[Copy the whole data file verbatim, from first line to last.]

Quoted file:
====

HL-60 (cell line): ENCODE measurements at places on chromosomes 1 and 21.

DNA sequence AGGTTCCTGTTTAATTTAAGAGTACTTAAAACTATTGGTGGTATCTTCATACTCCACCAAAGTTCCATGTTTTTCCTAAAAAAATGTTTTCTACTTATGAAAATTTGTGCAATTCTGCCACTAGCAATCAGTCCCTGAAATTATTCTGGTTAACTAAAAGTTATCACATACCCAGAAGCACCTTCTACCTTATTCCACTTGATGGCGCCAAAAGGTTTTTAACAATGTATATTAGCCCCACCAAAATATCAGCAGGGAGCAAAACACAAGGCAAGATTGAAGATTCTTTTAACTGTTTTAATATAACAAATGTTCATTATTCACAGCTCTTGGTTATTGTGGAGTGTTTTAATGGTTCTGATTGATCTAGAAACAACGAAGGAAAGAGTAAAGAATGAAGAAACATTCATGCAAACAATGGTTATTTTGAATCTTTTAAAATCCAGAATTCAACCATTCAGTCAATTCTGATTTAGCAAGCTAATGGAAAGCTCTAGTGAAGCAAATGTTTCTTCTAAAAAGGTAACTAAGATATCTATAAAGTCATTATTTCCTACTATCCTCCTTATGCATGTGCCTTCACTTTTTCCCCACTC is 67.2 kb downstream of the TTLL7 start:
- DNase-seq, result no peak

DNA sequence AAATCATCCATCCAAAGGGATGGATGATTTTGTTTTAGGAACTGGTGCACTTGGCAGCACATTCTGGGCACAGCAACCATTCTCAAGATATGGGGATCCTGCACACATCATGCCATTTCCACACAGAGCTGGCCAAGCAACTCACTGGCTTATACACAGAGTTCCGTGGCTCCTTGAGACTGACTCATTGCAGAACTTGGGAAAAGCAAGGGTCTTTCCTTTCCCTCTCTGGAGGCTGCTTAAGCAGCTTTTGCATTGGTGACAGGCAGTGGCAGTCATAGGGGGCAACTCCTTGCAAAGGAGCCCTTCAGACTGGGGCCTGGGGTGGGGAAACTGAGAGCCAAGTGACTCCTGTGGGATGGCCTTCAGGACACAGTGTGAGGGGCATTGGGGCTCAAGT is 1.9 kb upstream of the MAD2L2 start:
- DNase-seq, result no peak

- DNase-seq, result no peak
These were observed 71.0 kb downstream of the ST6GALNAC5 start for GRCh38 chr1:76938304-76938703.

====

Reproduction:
HL-60 (cell line): ENCODE measurements at places on chromosomes 1 and 21.

DNA sequence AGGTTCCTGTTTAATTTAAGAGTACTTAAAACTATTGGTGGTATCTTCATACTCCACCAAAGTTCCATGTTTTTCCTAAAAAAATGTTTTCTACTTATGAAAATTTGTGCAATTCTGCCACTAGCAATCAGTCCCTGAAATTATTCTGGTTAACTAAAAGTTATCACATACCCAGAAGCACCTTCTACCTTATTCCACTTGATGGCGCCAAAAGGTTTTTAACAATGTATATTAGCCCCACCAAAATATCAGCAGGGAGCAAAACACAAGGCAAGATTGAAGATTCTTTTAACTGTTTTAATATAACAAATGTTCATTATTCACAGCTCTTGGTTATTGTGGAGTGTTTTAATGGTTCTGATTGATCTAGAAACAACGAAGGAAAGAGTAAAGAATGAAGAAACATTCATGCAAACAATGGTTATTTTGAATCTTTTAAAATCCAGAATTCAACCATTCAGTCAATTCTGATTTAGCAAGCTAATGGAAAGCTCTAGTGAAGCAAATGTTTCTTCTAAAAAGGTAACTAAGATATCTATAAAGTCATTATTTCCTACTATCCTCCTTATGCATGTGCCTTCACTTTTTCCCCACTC is 67.2 kb downstream of the TTLL7 start:
- DNase-seq, result no peak

DNA sequence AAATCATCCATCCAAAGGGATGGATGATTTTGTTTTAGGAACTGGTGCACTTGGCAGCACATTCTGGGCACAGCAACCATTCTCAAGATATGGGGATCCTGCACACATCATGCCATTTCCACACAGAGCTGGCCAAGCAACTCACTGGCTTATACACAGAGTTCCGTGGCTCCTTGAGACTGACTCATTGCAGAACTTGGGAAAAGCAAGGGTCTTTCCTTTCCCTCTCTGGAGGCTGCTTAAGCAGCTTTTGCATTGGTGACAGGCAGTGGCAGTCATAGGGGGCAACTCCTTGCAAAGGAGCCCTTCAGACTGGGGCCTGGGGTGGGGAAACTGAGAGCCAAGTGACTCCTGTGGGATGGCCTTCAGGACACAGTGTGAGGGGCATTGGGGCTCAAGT is 1.9 kb upstream of the MAD2L2 start:
- DNase-seq, result no peak

- DNase-seq, result no peak
These were observed 71.0 kb downstream of the ST6GALNAC5 start for GRCh38 chr1:76938304-76938703.